HFF Analysis of the June 2018 BLS Employment Report

Friday, July 6, 2018

HFF is pleased to report on the latest employment expansion statistics from June 2018. Our research team analyzes trends and data to give readers a better view into the current state of the economy and how employment is being affected.

Employment Expansion

The U.S. added a higher than expected 213,000 jobs in June. Figures were revised upward to 244,000 in May and upward to 175,000 in April, a net upward revision of 37,000. Payroll creation has averaged around 200,000 since October 2010, marking the 93rd month of consecutive growth. The period of monthly gains is more than three and a half years longer than the prior longest streak from 1986 to 1990.

Unemployment increased slightly to four percent from one of the lowest levels seen in decades last month: 3.8 percent. Unemployment has now been below five percent for 21 consecutive months.

Wage growth decreased to 2.7 percent year-over-year from 2.8 percent year-over-year in May 2018. Excluding last month, wage growth last reached this level in January of 2010. Wage growth continues to be modest considering the unemployment rate. It is worth noting that 601,000 people joined the labor force in June 2018. In May 2018, the labor force grew by just 12,000.

Average Monthly Payroll Creation Slowing

Current expansion cycle similar to 1991 to 2000 and greater than 2004 to 2007 expansionary period, but only after a significantly delayed recapture of the nation’s previous employment peak.


Attractive Job Growth Cooling

The U.S. created 2.18 million jobs in 2017. The last six years’ job growth is on par with the expansionary period from 1992 to 1995.


In 2017, the U.S. created 2.18 million jobs. But nearly 40 percent of private-sector job gains came from construction, manufacturing, retailers, hotels, restaurants and temporary help agencies, all typically low-paying sectors. Professional Business Services, the industry sector most closely aligned with office using employment, experienced expansion of 521,000 jobs, a year-over-year growth rate of 2.5 percent, just below the five year average growth rate of 2.6 percent.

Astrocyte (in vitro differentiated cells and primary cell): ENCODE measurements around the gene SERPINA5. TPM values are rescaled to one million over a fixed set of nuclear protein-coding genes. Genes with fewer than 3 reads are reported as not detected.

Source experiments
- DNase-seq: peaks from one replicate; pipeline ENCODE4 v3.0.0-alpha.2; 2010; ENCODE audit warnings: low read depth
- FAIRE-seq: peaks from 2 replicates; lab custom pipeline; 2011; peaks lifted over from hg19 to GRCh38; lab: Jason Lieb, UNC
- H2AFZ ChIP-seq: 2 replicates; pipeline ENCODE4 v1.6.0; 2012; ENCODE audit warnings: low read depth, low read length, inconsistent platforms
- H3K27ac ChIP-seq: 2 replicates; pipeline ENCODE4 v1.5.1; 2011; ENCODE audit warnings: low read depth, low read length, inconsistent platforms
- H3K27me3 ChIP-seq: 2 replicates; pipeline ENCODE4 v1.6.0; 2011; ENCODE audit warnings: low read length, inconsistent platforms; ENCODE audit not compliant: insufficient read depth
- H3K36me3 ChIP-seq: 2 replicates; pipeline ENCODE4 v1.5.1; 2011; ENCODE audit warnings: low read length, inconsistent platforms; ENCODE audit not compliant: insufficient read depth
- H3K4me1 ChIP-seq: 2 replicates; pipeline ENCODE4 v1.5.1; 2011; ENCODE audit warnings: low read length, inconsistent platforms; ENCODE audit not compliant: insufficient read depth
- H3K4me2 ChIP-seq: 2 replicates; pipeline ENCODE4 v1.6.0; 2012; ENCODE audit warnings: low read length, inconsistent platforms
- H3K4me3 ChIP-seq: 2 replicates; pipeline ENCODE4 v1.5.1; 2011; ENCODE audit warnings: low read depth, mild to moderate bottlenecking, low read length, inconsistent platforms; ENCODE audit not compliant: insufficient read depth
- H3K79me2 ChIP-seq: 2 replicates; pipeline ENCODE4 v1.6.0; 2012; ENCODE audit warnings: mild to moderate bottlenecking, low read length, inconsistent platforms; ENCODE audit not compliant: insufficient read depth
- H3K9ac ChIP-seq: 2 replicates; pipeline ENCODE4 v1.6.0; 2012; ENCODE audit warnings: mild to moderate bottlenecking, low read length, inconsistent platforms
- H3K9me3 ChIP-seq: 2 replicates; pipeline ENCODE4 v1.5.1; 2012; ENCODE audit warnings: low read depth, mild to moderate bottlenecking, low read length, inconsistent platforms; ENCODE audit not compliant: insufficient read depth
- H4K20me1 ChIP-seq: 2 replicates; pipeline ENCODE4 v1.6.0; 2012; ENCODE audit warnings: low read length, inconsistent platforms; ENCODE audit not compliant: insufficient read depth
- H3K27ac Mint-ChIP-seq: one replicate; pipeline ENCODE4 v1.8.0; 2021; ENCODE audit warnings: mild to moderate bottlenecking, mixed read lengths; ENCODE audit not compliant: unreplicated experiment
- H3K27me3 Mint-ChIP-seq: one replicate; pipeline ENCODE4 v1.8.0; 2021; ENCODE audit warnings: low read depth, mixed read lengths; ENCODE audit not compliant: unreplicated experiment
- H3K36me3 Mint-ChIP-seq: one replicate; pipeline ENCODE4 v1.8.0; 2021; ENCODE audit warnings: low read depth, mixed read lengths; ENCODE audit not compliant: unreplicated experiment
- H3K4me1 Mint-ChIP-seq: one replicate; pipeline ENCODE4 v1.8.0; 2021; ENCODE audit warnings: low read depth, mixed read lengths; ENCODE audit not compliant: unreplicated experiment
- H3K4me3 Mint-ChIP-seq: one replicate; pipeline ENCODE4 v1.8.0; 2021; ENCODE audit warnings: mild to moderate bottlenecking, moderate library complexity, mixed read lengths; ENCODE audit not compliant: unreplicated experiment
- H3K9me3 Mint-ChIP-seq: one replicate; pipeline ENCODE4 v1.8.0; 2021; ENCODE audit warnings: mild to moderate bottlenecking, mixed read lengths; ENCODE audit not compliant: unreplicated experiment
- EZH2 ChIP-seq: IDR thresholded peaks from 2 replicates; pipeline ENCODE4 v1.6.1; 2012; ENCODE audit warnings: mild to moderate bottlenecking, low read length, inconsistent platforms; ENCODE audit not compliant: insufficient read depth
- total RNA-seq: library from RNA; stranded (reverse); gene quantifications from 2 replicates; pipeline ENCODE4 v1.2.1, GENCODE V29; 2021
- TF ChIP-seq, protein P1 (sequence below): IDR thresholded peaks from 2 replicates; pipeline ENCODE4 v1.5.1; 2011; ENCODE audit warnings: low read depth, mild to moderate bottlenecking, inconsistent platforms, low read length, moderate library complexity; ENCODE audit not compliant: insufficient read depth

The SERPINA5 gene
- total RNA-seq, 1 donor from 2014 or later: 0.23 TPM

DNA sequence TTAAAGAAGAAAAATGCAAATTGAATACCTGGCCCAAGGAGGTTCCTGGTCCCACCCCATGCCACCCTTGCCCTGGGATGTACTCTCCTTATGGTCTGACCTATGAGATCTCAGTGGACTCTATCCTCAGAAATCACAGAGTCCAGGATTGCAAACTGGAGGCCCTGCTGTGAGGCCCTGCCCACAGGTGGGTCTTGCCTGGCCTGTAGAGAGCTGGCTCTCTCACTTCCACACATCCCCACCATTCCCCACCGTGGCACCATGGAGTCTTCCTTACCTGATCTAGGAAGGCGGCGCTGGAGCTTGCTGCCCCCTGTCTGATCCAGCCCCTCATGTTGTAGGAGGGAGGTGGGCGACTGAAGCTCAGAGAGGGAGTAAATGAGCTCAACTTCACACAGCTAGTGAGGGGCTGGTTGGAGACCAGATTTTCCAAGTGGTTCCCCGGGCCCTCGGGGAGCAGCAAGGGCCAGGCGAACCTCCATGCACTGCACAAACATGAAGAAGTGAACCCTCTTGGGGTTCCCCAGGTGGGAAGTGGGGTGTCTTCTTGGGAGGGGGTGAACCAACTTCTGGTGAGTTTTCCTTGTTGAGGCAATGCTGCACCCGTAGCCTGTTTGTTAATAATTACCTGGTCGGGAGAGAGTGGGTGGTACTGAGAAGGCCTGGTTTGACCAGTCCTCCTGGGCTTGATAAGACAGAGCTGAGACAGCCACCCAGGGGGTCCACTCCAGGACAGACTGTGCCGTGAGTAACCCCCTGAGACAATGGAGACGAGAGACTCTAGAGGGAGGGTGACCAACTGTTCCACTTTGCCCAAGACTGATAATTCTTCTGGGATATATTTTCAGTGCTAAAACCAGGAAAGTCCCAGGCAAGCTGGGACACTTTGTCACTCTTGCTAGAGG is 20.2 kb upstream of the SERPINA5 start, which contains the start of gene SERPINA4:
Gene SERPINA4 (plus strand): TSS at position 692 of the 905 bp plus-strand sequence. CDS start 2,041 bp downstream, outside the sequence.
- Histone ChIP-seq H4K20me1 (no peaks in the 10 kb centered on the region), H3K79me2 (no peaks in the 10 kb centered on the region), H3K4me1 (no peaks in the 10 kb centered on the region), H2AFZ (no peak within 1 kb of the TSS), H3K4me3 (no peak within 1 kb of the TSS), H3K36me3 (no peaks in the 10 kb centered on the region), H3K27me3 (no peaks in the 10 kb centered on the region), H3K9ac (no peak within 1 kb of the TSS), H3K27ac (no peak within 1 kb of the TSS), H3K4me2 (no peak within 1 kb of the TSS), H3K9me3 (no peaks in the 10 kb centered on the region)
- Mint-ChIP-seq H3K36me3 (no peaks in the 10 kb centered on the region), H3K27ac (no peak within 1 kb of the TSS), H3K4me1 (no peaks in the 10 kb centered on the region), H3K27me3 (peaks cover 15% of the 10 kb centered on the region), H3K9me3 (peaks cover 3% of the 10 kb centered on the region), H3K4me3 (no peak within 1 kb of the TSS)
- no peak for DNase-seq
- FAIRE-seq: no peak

Fortunately, Temporary Staffing only accounted for 95,000 (approximately 18 percent) of these positions. Education and Health Services, which has performed well throughout the downturn being a recession-resistant industry, expanded by 445,000 jobs in the year ending June 2018. Construction added 282,000 in the year ended June 2018.

Unemployment Rate

The Underemployment Rate augments the Unemployment Rate to include anyone marginally attached to the labor force that is either not employed or employed only part time. The Unemployment Rate increased slightly to four percent in June 2018, marking the 21st consecutive month below five percent. The Underemployment Rate came in at 7.8 percent in June 2018, a 20 basis point increase from the prior month.

Fortunately, the Underemployment Rate has been descending from a recent high of just over 17 percent. The spread between the two rates is at 380 bps and has been compressing gradually having reached a high of 740 bps in September 2011.


Wage Growth

As the labor force approaches “full employment,” much attention has been cast to wage growth. The current year-over-year wage growth registered at about 2.7 percent, relatively low considering the four percent Unemployment Rate. The past three recessions were preceded by a period of FOMC tightening, which align also with an average hourly earnings growth in excesses of four percent, reflecting strong economic activity overall.


Sources: HFF Research, Bureau of Labor Statistics, Bloomberg, WSJ, The Federal Reserve

Prepared by HFF Research Analysts Laura Bancroft and Morgan Allen and HFF Managing Director of Research Jimmy Hinton

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